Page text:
It's midseason. Quite an appropriate time to peruse the general ledger of the NFL and attempt to sort out where the teams stand in our Week 9 Power Rankings.
This week on NFL.com, you'll find our analysts' predictions on the major awards, playoff participants and Super Bowl 50 -- basically, a multi-input semester report card. Wish we could tell you the top 12 clubs found here represent the playoff field in January, but with crummy divisions like the NFC East and AFC South, that's not happening. On the flip side, stout defense has given the AFC West quality representation at the midway point ...
On third thought, you're a little pushy, Yunus. Midseason Report Card: A.
Warring factions, huh? It's like "Game of Thrones" up in here.
The entire league hierarchy, with half the regular season in the books, can be found below. We had serious movement everywhere: the top 10, middle 10 and bottom grouping. Send me your take and I will listen to the logic: @HarrisonNFL is the place.
Let the dissension commence!
**1)** There's been continuity at the top, from ownership to Bill Belichick to the staff down to the quarterback. Too often, organizations move on from head coaches too soon, which means successful coordinators don't stay in place, either.
Rob Gronkowski's unique career. For all the talk of the 2007
Patriots having Randy Moss while
*this* team's best wideout is
Julian Edelman, bear in mind that Gronk is more unique than Moss was. Gronk doesn't take plays off, he can block, and he plays outside or inside. He's the big, goofy, focused queen on the chessboard.
The D came up big in the extra period, with Luke Kuechly catching Roman Harper's rebound and essentially sending us all to bed peacefully.
Everyone in America watching a short Jets-Raiders highlight package probably said "Uh huh" when learning Smith was the quarterback for this defeat. The inconvenient truth is that No. 7 didn't fare too poorly. His lone turnover did not result in any Raiders points, and while he didn't set the football world on fire, he did make plays to keep the offense viable. Especially when you consider that Chris Ivory and Zac Stacy rushed 18 times for 28 yards.
Here's my question, though: Is Lovie Smith really ballsy or really stupid? Allow me to explain ...
With two minutes remaining and the Bucs leading by a touchdown, Smith elected to go for it on fourth down from his own 40. Did I mention the Falcons had no timeouts? So instead of punting the ball away and forcing Matt Ryan to drive his team the majority of the field with zero clock stoppages at his disposal, Smith gambled on fourth-and-1 with a rookie quarterback. Tampa didn't convert, and Ryan drove the Falcons to paydirt, sending the game into overtime. Fortunately, the Bucs' defense -- which had itself a day, forcing four turnovers -- came up with a huge fourth-down stop in OT.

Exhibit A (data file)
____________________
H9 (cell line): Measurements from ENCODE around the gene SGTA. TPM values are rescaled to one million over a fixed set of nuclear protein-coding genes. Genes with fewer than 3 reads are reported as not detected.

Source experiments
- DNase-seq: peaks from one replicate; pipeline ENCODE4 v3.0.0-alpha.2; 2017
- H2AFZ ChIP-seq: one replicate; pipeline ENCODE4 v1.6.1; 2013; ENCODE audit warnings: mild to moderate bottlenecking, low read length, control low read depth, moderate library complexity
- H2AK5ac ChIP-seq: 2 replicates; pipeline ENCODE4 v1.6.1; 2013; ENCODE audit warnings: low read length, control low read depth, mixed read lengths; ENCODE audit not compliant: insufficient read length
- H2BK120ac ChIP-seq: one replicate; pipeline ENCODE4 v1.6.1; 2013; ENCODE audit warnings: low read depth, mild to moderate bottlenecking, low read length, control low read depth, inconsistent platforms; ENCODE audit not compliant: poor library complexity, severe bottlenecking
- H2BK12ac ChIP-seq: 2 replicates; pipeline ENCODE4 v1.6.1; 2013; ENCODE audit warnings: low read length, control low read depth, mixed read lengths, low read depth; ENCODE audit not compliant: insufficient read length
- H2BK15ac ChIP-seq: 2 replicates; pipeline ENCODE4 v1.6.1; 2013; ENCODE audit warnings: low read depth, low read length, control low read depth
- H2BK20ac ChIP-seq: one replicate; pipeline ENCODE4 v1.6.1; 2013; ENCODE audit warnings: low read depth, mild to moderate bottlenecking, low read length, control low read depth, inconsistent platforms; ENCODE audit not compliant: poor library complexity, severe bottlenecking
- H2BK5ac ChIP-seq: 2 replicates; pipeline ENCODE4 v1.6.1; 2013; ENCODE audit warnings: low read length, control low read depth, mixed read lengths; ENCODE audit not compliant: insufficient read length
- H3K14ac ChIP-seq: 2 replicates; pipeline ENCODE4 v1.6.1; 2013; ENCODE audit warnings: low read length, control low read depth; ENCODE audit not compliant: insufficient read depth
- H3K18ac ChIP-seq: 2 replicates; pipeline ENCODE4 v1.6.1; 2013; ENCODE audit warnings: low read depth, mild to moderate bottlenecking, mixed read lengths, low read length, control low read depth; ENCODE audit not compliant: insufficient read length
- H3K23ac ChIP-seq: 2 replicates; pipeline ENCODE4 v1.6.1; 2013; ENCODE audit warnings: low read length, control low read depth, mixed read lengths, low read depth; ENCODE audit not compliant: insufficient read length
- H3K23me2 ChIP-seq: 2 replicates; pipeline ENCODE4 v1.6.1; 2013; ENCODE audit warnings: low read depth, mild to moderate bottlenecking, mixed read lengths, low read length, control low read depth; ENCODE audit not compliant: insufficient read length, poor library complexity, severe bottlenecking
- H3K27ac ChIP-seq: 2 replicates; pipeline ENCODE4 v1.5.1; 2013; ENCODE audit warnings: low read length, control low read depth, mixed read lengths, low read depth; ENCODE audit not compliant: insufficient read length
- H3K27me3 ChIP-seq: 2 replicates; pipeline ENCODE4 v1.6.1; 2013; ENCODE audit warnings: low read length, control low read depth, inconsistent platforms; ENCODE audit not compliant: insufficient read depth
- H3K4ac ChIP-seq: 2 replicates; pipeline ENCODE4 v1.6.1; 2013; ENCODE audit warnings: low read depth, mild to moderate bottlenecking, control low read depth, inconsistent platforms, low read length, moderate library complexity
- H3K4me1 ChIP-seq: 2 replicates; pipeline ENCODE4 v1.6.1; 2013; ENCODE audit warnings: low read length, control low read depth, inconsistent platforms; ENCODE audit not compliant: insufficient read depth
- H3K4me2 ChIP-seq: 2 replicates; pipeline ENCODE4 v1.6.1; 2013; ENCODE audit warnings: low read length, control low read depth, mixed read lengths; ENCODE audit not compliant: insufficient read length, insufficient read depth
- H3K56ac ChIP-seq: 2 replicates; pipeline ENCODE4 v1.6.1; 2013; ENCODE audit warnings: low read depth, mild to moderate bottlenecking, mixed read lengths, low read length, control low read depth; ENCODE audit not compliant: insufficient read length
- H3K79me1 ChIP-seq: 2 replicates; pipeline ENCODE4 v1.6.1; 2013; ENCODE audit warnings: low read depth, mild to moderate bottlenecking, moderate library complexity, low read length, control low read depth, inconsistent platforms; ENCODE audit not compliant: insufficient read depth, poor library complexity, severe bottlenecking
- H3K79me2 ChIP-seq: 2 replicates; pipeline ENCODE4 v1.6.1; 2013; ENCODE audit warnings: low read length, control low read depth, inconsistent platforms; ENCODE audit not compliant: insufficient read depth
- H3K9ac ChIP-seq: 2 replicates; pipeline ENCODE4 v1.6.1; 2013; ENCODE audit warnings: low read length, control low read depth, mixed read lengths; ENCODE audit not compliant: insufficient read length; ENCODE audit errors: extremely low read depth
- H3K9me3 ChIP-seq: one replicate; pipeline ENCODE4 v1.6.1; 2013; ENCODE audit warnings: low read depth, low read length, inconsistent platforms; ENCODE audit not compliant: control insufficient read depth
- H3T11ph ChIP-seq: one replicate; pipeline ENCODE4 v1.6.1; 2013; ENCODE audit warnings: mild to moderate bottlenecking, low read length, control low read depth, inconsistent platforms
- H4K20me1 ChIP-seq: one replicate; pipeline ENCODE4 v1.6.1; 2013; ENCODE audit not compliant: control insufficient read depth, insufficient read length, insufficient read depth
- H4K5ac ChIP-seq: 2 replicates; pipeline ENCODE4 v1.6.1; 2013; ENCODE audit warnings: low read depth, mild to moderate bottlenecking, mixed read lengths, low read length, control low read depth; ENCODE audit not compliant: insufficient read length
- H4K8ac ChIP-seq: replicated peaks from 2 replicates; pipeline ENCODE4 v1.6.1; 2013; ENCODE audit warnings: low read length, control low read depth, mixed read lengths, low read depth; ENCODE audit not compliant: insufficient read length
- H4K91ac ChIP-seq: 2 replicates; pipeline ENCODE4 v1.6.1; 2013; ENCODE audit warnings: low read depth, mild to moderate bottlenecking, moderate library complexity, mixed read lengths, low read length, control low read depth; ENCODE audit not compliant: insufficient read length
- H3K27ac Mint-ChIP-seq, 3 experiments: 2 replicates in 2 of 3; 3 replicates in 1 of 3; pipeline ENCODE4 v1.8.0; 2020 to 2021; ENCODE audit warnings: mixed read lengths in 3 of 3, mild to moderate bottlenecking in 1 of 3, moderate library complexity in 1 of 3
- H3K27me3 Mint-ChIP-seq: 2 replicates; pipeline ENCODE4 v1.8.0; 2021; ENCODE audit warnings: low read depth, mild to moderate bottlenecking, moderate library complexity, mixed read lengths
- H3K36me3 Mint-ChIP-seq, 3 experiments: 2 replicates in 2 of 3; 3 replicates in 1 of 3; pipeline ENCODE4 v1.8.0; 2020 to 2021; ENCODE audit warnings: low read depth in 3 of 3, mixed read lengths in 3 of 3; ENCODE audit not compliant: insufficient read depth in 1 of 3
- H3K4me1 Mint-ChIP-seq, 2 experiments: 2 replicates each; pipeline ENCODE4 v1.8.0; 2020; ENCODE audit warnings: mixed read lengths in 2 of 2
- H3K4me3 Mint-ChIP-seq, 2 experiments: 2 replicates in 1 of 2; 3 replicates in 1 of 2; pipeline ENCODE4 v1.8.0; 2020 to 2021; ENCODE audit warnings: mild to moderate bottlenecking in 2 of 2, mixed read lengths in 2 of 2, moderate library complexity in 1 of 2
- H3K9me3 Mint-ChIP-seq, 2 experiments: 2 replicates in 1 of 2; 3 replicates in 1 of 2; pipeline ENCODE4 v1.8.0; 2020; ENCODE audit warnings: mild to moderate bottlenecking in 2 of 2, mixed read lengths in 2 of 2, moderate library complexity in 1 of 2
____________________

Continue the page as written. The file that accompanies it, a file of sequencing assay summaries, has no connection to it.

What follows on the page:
Still, the question remains, Bucs fans: You got love for Lovie's aggressiveness? (@HarrisonNFL)
While the Dallas defense continues to perform, the Tony Romo-deficient offense painfully slogs its way through games. The Cowboys have gone 0-5 since their franchise QB went down, averaging just 17.2 points per game in that span. Romo is set to return from IR boomerang in Week 11, but will Dallas already be buried by then?
Well, here's the good news: The NFC East is wholly underwhelming. If you think 8-8 could be enough to take the division, then all is not lost quite yet. It'd sure be nice, though, if the Cowboys could at least win one of the next two games, handing the reins back to Romo with a 3-6 mark. Then it'd take five wins in Dallas' final seven games to reach .500. With Romo and the best defense in the division, that's not impossible.
**The case for responsible restraint:** Well, these
Lions, featuring the Jim Bob Cooter offense. Apparently, the new coordinator couldn't fix everything with a hammer
like this Cooter.
Side note: Glad to see Alex Smith start running (78 yards).
In a 20-20 ballgame, with 1:17 to play, the Bears had a wonderful opportunity to extend a drive and get Robbie Gould into field-goal position. On third-and-5, Jay Cutler, rolling to his right, hit Langford in the hands for what should've been an easy first down. Drop. Minnesota, appreciative of the gift -- and the clock preservation that comes from an incomplete pass -- took possession and ultimately the game. Another missed opportunity, another loss for the Bears.
Of course, the all-important sequence from the loss in Baltimore will be that final drive, with the Steve Williams PI being the crucial play. It was a tough call at a time when San Diego certainly could've used a break.
I'll tell you one thing: Fans around the country -- particularly fantasy owners -- are starting to notice the Allen boys. The production from the Jags' two second-year wideouts has been top-notch. Robinson and Hurns have combined for 65 receptions, but the most relevant statistic is that both are in the top 10 in yards per catch (Robinson at 17.2, Hurns at 16.5). It's not all dinks and dunks in Jacksonville.
More importantly, the Texans' defense played ball, a week after getting pummeled in Miami. Coordinator Romeo Crennel has taken heat for the lack of fire in his unit. Well, Houston went nuts on Sunday, sacking Zach Mettenberger seven times, allowing one third-down conversion (in 12 tries) and holding the Titans to six points.